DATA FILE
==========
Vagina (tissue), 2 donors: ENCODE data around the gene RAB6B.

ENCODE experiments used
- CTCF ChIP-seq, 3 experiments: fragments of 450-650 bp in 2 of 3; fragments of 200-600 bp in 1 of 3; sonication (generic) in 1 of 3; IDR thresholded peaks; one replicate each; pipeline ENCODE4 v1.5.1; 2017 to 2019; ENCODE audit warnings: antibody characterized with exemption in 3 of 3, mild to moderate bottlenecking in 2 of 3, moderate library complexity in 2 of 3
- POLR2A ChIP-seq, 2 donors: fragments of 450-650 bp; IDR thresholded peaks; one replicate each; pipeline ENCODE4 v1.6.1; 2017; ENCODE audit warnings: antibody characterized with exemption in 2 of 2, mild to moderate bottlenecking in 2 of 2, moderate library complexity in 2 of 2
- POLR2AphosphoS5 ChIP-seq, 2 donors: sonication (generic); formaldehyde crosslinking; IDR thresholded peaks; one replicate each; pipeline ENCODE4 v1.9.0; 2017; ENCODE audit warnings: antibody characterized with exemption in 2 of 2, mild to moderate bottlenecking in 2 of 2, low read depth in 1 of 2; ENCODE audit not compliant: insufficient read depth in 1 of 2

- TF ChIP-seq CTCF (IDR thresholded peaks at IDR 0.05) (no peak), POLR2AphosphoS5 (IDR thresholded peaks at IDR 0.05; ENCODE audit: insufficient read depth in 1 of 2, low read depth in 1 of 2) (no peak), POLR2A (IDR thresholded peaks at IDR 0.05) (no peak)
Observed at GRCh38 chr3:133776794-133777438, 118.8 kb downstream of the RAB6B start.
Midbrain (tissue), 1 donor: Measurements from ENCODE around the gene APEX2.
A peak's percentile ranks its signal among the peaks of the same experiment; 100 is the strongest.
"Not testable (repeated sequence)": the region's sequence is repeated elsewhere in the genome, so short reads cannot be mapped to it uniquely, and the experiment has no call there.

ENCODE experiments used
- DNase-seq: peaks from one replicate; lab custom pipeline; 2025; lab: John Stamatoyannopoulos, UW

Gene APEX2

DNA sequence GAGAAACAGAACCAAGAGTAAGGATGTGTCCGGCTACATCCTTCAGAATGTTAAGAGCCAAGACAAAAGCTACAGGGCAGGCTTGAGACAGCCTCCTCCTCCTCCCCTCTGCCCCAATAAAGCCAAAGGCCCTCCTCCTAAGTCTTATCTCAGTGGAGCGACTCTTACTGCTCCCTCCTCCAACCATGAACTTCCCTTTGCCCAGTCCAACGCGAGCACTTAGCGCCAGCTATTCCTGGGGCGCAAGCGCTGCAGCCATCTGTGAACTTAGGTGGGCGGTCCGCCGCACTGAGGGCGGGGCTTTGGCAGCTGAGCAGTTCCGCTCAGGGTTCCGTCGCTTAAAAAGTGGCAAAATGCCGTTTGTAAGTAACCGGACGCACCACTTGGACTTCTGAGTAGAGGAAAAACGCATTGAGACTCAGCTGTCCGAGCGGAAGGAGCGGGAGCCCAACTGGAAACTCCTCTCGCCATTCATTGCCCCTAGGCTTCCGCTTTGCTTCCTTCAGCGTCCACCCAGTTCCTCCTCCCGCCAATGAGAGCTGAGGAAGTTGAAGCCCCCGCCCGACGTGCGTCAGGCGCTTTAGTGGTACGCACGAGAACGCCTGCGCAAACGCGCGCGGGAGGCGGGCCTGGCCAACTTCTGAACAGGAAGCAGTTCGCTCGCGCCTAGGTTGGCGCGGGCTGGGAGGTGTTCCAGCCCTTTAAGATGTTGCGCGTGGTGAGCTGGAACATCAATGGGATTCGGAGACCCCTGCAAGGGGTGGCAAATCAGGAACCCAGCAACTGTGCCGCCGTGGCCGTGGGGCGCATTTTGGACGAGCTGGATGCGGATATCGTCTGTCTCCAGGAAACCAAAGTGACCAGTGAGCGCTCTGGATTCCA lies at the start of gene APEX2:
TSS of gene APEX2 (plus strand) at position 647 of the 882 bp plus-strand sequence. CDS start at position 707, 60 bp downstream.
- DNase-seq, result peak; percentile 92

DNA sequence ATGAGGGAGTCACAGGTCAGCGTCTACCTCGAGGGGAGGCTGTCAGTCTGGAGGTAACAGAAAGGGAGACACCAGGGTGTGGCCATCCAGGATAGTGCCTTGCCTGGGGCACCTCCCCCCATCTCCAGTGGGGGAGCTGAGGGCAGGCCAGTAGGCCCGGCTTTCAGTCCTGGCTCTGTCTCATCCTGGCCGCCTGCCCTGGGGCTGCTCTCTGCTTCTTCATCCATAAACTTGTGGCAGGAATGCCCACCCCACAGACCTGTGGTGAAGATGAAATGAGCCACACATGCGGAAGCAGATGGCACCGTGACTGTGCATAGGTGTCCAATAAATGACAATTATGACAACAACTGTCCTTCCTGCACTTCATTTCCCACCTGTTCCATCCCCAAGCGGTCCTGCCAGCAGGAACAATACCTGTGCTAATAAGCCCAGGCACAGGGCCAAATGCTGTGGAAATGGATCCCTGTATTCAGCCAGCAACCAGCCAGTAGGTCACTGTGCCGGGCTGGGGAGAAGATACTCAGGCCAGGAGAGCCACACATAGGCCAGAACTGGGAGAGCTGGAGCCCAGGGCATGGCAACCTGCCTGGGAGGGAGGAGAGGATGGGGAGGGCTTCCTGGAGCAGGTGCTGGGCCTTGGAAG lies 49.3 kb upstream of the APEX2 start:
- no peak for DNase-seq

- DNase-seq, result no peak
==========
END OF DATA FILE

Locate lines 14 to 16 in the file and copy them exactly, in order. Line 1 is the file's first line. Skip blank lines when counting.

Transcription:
DNA sequence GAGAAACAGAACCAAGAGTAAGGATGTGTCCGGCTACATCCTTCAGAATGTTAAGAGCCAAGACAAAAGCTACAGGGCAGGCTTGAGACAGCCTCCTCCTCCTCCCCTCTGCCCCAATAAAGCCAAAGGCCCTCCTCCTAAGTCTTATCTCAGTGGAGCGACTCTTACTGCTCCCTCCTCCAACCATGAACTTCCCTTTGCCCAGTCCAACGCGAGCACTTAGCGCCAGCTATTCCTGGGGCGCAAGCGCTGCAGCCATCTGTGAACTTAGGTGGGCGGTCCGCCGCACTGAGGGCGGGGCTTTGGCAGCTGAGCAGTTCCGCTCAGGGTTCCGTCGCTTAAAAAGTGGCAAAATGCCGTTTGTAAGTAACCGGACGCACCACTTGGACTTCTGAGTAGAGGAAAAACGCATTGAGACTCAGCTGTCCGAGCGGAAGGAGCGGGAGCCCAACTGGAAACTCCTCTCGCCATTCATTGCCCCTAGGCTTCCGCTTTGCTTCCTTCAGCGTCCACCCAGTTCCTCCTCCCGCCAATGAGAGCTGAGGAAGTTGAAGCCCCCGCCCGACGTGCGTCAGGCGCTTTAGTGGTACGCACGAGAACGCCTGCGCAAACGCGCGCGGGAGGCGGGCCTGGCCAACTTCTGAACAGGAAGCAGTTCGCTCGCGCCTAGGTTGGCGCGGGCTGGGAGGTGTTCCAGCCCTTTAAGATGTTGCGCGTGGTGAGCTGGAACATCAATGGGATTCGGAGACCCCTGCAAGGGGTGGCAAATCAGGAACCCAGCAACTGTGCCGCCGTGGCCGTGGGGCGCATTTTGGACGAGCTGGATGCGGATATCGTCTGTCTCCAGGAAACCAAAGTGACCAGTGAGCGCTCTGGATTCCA lies at the start of gene APEX2:
TSS of gene APEX2 (plus strand) at position 647 of the 882 bp plus-strand sequence. CDS start at position 707, 60 bp downstream.
- DNase-seq, result peak; percentile 92